Since Olympic gymnast McKayla Maroney accused former Dr. Larry Nassar of sexual abuse six months ago, the gold medalist is making her first public comments about the "hundreds" of times she says he abused her and the “big secret” she was forced to keep.
In an interview to be aired in full Sunday on “Dateline,” Maroney told NBC’s Savannah Guthrie that she was just 13 when she first visited the ex-USA Gymnastics doctor for an exam.
“He told me that he was gonna do a checkup on me. That was the first day that I was abused,” said Maroney, now 22.
Nassar worked for USA Gymnastics treating young athletes for nearly three decades. Though the organization said it fired him in 2015 and alerted law enforcement "after learning of athlete concerns," Nassar continued to work as a physician at Michigan State University through September 2016 and then shortly after was indicted on sexual assault charges and arrested for having thousands of images of child pornography. He pleaded guilty to possessing child pornography, as well as seven counts of sexual abuse, and is now serving his first sentence in an Arizona prison.
Maroney was a member of the “Fierce Five” of American gymnasts who won the team gold medal at the 2012 Olympics in London. She also won the silver medal in the vault event, and a photo showing her on the podium looking disappointed sparked a “not impressed” meme.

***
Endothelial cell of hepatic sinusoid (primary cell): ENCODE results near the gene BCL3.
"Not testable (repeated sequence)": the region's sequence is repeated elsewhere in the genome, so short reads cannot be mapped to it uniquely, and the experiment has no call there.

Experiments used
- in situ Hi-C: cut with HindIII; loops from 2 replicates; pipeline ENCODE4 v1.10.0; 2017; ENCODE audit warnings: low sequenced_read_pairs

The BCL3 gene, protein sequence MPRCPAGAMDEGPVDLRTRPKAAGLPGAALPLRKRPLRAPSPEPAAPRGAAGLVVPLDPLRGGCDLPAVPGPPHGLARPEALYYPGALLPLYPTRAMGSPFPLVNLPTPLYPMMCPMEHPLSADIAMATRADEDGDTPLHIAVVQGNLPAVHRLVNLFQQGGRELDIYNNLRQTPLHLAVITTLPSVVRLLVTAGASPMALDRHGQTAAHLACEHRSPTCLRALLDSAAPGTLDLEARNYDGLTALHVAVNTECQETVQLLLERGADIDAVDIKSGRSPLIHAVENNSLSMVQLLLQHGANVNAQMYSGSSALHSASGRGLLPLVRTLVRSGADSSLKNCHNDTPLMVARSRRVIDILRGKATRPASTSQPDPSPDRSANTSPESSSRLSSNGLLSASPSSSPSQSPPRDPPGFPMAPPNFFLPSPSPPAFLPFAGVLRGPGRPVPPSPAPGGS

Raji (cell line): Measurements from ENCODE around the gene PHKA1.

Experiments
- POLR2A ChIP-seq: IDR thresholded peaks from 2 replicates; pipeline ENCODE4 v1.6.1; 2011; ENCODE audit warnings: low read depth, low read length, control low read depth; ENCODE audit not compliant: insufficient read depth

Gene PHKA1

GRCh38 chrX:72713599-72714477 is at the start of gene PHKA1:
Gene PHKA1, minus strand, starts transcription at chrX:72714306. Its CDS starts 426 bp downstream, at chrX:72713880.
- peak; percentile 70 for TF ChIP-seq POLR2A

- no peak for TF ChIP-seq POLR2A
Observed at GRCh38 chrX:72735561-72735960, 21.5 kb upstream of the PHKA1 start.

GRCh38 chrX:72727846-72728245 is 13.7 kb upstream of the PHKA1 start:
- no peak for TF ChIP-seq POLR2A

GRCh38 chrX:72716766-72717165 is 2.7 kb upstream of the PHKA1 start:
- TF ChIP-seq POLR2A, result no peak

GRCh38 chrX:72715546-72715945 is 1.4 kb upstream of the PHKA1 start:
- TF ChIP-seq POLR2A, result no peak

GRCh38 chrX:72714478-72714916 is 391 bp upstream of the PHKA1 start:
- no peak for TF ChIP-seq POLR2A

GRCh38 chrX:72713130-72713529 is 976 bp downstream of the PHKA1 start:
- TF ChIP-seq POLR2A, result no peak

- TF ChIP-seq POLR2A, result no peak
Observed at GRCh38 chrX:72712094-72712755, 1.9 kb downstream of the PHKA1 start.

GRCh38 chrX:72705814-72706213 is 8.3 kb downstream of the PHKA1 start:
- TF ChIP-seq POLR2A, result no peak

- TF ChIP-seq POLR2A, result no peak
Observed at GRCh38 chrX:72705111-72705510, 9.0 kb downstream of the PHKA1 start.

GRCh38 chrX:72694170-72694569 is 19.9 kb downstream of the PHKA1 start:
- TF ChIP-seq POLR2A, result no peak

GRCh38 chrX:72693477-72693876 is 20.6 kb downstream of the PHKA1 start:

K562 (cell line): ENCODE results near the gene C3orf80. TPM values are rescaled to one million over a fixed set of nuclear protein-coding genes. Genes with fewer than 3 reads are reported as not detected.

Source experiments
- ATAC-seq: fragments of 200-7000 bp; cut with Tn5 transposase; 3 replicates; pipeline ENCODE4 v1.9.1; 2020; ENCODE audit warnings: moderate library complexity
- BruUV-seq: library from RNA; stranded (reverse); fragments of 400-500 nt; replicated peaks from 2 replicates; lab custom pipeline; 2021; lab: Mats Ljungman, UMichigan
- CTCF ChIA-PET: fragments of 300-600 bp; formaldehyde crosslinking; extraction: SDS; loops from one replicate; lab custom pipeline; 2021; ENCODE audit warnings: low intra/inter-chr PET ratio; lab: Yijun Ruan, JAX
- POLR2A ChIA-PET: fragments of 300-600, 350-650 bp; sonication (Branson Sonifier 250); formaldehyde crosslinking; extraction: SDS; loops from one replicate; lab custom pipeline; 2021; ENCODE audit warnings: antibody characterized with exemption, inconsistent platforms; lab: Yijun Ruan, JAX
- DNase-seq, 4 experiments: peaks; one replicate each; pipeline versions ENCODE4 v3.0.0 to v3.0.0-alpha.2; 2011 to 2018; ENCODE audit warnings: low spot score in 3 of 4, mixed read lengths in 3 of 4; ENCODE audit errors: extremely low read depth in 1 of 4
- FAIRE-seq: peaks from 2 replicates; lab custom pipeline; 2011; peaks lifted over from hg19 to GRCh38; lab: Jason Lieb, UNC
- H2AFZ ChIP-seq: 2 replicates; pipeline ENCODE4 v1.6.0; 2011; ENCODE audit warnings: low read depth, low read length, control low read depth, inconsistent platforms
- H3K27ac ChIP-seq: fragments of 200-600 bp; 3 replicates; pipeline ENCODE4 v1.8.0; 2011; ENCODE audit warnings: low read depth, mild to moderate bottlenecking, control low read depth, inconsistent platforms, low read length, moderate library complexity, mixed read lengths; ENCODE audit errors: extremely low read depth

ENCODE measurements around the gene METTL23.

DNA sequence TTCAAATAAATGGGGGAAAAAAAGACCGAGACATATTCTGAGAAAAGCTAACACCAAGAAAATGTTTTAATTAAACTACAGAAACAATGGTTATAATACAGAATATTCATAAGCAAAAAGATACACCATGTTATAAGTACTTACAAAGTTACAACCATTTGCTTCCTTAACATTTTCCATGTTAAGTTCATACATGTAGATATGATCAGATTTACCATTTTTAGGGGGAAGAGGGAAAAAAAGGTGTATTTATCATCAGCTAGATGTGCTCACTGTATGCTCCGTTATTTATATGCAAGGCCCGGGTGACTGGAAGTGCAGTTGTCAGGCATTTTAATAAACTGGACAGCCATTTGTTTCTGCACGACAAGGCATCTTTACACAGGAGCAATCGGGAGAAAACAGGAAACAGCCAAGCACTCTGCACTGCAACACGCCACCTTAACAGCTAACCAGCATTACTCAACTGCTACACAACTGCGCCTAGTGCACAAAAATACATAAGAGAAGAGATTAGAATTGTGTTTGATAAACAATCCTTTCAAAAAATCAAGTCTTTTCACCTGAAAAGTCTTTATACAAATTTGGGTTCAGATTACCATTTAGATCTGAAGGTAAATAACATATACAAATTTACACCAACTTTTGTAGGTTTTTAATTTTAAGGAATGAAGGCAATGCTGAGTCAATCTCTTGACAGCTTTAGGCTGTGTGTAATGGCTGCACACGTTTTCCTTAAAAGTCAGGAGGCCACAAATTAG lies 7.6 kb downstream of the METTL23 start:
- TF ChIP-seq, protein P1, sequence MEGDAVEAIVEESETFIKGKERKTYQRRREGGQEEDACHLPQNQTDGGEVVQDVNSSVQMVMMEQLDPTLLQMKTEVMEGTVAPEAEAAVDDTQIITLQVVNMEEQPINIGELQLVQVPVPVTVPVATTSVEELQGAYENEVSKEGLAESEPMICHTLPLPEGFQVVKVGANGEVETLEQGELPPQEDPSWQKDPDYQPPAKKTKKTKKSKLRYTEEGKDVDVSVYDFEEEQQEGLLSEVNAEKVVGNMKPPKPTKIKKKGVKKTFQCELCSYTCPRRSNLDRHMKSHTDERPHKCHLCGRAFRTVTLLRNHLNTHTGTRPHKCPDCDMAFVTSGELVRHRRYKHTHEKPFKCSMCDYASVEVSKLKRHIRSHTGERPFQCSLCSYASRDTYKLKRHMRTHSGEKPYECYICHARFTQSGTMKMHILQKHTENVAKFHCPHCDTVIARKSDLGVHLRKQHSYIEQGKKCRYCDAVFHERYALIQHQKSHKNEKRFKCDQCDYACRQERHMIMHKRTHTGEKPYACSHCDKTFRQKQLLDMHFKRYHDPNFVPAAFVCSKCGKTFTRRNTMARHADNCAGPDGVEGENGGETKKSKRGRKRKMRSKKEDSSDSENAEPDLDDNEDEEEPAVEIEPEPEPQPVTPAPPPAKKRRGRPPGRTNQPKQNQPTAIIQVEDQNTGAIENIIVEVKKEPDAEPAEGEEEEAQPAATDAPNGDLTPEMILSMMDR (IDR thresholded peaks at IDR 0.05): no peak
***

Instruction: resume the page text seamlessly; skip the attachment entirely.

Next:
The athlete is one of more than 200 people who has accused Nassar of abuse. She told Guthrie that he molested her “every time I saw him,” which she said was “hundreds” of times.
“He said that nobody would understand this and the sacrifice that it takes to get to the Olympics, so you can’t tell people this,” Maroney recalled. “He didn’t say it in a way that was mean or anything like that. I was actually like, that makes sense. I don’t want to tell anyone about this.”
Maroney and her fellow gymnasts have also taken USA Gymnastics, MSU and the U.S. Olympic Committee to task, claiming that they turned a blind eye to Nassar’s misconduct and share some of the blame for the abuse. Earlier this week, Maroney said that the organizations only care about “money and medals,” adding that it “didn’t seem they cared about anything else.”
All three groups have made changes to their top leadership positions in the wake of Nassar’s abuse scandal. And the Michigan attorney general launched an investigation into Nassar’s time at MSU.
Maroney said at the time her abuse felt like a “big secret,” but she is ready to speak out about it now.
“Doing what’s right is not always what’s easy, but I need to speak up for the girls and for the future,” she said.
Maroney’s full interview, “Silent No More,” airs on “Dateline” Sunday at 7 p.m.